The term “rugged individualism” was first coined by former US President Edgar Hoover, describing the experiences of early American settlers as they headed west. With a lack of infrastructure and harsh environments, these border dwellers had no choice but to rely on themselves to survive.
In hostile territory and under the fire of a roaring European crowd, that’s likely how a few of Zach Johnson’s men felt last weekend in Rome.
Koepka was perhaps the epitome of rugged individualism within the American team in Rome this year. Unfazed and soft-spoken, the five-time major winner prefers to let his golf do the talking. But when he faced the press last week, the Florida big man had to use his outside voice, saying something that stuck with Pepperell.
“Brooks, to me, is the outsider,” Pepperell told The. Shredder forecasts Podcast.
“He’s a tremendous individual at this and I think that’s why he’s won so many major tournaments.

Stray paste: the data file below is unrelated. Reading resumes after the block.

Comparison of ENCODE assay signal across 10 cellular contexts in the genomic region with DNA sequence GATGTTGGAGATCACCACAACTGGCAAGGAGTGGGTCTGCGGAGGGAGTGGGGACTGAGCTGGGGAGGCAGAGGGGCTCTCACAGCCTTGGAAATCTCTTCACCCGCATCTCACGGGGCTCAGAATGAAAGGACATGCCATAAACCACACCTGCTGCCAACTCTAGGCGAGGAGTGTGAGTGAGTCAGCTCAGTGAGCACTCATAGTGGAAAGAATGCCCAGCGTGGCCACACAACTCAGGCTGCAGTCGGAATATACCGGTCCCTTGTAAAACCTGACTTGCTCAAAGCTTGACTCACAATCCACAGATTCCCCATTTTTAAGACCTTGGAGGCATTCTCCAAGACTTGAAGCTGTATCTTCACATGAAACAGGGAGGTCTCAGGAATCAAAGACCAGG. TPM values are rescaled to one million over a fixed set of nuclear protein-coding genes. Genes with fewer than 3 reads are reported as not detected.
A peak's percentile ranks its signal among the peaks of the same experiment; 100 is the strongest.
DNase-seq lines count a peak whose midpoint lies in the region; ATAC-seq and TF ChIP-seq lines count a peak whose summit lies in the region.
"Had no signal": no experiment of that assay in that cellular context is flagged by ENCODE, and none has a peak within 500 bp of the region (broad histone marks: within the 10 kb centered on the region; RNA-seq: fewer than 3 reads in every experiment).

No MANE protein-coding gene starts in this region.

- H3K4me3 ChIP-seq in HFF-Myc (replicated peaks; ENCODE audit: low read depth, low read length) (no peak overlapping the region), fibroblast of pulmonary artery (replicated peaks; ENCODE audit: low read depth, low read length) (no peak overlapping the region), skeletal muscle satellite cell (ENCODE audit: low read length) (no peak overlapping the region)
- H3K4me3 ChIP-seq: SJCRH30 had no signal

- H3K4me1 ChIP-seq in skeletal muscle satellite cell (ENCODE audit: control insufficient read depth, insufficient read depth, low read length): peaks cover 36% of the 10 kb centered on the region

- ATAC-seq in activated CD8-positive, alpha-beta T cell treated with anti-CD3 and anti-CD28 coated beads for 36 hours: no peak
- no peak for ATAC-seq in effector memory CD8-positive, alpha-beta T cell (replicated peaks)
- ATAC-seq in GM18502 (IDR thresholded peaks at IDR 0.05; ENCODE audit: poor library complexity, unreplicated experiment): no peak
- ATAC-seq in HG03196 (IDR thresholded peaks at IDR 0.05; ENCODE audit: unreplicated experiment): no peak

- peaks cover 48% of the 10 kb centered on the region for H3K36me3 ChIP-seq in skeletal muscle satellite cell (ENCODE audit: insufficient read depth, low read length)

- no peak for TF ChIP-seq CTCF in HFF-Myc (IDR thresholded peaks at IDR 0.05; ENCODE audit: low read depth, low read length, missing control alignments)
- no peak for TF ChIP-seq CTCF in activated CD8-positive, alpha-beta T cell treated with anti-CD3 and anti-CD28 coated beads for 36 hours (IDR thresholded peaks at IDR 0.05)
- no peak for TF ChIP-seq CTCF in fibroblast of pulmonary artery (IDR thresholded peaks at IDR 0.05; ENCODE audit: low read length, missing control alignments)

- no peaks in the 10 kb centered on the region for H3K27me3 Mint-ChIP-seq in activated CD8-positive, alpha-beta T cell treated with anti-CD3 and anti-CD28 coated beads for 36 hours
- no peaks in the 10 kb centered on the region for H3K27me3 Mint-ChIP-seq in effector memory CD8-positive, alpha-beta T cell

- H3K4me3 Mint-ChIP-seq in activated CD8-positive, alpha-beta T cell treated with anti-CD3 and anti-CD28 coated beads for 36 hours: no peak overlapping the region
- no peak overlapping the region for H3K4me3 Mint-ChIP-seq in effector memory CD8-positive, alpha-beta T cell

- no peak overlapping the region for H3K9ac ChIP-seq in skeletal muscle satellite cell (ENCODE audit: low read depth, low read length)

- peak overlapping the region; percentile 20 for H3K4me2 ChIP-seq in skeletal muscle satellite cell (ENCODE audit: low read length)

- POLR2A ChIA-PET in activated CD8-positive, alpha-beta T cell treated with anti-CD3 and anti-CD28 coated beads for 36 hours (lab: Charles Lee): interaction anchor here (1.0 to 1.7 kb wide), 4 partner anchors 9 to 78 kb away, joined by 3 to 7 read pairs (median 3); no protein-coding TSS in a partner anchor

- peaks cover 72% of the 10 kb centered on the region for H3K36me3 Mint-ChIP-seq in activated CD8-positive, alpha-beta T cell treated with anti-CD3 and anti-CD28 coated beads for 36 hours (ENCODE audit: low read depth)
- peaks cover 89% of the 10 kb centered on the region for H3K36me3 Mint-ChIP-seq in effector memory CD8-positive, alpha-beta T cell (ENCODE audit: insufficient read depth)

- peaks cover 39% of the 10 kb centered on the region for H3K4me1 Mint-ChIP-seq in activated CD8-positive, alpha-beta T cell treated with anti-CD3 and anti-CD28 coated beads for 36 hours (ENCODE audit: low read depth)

“But there was a point where he was asked in the press conference at the beginning of the week: Who is going to have the ball? [to play in a deciding match] You know: “How many people do you think are going to take the ball and win the Ryder Cup?” He thought for a moment and said: “Very little.”
“For me, this is a person who cannot understand that sometimes it is useful to lie to say the right thing when you are part of the team. And there could have been some people on this team who knew that he was, in fact, referring to them and did not identifies Europeans.
“He just said, ‘Very few.’ I think this is someone who doesn’t understand what it’s like to be part of a team.”
Koepka finished with a 1-1-1 record in the Ryder Cup, losing the four-ball match with partner Scottie Schaeffler to the in-form Viktor Hovland and newcomer Ludwig Aberg by an incredible 9&7 margin.
Read more: Ryder Cup stars want Luke Donald to remain as European captain in 2025
“Creator. Troublemaker. Reader. Tv nerd. Proud beer advocate. Unable to type with boxing gloves on. Introvert. Certified zombie practitioner. Thinker.”